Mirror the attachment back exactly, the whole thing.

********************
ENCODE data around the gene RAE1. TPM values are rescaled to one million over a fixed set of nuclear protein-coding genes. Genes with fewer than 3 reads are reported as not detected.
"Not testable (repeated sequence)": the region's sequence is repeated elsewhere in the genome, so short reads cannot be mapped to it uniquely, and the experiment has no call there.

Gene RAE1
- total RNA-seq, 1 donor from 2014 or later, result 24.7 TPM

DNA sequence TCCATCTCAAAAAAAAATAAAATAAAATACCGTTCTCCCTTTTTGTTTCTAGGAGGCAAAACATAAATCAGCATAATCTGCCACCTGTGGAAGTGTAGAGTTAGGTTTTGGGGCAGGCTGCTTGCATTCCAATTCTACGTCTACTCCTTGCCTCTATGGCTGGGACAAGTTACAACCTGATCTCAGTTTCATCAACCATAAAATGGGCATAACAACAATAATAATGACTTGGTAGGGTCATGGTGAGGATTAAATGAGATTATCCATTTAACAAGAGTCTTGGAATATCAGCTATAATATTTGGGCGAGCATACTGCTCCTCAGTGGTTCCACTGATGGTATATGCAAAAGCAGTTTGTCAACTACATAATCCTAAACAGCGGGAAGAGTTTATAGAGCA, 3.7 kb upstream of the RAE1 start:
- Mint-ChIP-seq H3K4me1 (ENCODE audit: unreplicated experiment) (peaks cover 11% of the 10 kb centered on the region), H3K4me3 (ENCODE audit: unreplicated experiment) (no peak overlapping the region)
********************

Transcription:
ENCODE data around the gene RAE1. TPM values are rescaled to one million over a fixed set of nuclear protein-coding genes. Genes with fewer than 3 reads are reported as not detected.
"Not testable (repeated sequence)": the region's sequence is repeated elsewhere in the genome, so short reads cannot be mapped to it uniquely, and the experiment has no call there.

Gene RAE1
- total RNA-seq, 1 donor from 2014 or later, result 24.7 TPM

DNA sequence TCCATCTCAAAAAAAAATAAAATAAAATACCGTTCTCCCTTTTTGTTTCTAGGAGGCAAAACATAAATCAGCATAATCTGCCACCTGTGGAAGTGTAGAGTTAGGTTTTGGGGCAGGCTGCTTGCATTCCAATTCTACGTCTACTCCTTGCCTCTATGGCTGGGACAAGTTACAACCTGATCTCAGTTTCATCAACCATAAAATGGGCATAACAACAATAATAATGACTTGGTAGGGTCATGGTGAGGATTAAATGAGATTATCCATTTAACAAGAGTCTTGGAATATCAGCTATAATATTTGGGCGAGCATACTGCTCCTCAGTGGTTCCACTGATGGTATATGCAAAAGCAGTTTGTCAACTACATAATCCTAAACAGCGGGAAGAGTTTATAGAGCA, 3.7 kb upstream of the RAE1 start:
- Mint-ChIP-seq H3K4me1 (ENCODE audit: unreplicated experiment) (peaks cover 11% of the 10 kb centered on the region), H3K4me3 (ENCODE audit: unreplicated experiment) (no peak overlapping the region)